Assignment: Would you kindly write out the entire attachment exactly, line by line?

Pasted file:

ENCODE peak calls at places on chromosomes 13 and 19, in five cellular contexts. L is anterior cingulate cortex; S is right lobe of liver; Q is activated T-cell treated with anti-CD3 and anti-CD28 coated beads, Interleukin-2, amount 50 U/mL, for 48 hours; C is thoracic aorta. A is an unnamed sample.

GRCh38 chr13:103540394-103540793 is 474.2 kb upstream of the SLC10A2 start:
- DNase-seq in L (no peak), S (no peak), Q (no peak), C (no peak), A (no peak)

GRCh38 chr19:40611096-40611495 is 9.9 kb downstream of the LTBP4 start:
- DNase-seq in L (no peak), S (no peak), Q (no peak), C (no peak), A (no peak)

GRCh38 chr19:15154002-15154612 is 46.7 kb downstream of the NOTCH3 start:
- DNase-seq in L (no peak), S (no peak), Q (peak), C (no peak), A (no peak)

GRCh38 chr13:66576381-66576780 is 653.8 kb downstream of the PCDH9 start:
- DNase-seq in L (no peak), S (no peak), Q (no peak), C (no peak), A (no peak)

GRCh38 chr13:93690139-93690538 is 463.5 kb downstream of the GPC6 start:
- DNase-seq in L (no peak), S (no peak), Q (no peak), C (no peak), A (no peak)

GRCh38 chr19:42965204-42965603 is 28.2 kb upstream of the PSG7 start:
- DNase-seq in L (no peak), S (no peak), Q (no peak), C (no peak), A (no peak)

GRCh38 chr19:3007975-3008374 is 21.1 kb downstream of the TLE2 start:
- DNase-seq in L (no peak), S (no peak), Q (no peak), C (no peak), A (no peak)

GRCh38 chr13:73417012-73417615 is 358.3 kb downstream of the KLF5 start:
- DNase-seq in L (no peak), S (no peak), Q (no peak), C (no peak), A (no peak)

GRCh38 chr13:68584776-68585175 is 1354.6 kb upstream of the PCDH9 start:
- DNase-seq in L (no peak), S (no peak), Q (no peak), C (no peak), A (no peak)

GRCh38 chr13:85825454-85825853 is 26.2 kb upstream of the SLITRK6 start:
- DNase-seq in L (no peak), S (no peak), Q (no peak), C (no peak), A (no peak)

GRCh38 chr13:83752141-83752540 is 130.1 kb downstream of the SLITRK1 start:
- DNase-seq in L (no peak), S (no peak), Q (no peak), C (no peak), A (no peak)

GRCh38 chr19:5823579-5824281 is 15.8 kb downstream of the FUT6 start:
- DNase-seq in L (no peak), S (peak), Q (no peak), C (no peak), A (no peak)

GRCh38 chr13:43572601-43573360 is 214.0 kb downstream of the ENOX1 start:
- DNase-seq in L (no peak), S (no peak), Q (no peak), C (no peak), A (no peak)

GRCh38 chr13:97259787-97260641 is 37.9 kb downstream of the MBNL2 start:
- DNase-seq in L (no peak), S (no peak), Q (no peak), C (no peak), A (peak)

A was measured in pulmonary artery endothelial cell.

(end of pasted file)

ENCODE peak calls at places on chromosomes 13 and 19, in five cellular contexts. L is anterior cingulate cortex; S is right lobe of liver; Q is activated T-cell treated with anti-CD3 and anti-CD28 coated beads, Interleukin-2, amount 50 U/mL, for 48 hours; C is thoracic aorta. A is an unnamed sample.

GRCh38 chr13:103540394-103540793 is 474.2 kb upstream of the SLC10A2 start:
- DNase-seq in L (no peak), S (no peak), Q (no peak), C (no peak), A (no peak)

GRCh38 chr19:40611096-40611495 is 9.9 kb downstream of the LTBP4 start:
- DNase-seq in L (no peak), S (no peak), Q (no peak), C (no peak), A (no peak)

GRCh38 chr19:15154002-15154612 is 46.7 kb downstream of the NOTCH3 start:
- DNase-seq in L (no peak), S (no peak), Q (peak), C (no peak), A (no peak)

GRCh38 chr13:66576381-66576780 is 653.8 kb downstream of the PCDH9 start:
- DNase-seq in L (no peak), S (no peak), Q (no peak), C (no peak), A (no peak)

GRCh38 chr13:93690139-93690538 is 463.5 kb downstream of the GPC6 start:
- DNase-seq in L (no peak), S (no peak), Q (no peak), C (no peak), A (no peak)

GRCh38 chr19:42965204-42965603 is 28.2 kb upstream of the PSG7 start:
- DNase-seq in L (no peak), S (no peak), Q (no peak), C (no peak), A (no peak)

GRCh38 chr19:3007975-3008374 is 21.1 kb downstream of the TLE2 start:
- DNase-seq in L (no peak), S (no peak), Q (no peak), C (no peak), A (no peak)

GRCh38 chr13:73417012-73417615 is 358.3 kb downstream of the KLF5 start:
- DNase-seq in L (no peak), S (no peak), Q (no peak), C (no peak), A (no peak)

GRCh38 chr13:68584776-68585175 is 1354.6 kb upstream of the PCDH9 start:
- DNase-seq in L (no peak), S (no peak), Q (no peak), C (no peak), A (no peak)

GRCh38 chr13:85825454-85825853 is 26.2 kb upstream of the SLITRK6 start:
- DNase-seq in L (no peak), S (no peak), Q (no peak), C (no peak), A (no peak)

GRCh38 chr13:83752141-83752540 is 130.1 kb downstream of the SLITRK1 start:
- DNase-seq in L (no peak), S (no peak), Q (no peak), C (no peak), A (no peak)

GRCh38 chr19:5823579-5824281 is 15.8 kb downstream of the FUT6 start:
- DNase-seq in L (no peak), S (peak), Q (no peak), C (no peak), A (no peak)

GRCh38 chr13:43572601-43573360 is 214.0 kb downstream of the ENOX1 start:
- DNase-seq in L (no peak), S (no peak), Q (no peak), C (no peak), A (no peak)

GRCh38 chr13:97259787-97260641 is 37.9 kb downstream of the MBNL2 start:
- DNase-seq in L (no peak), S (no peak), Q (no peak), C (no peak), A (peak)

A was measured in pulmonary artery endothelial cell.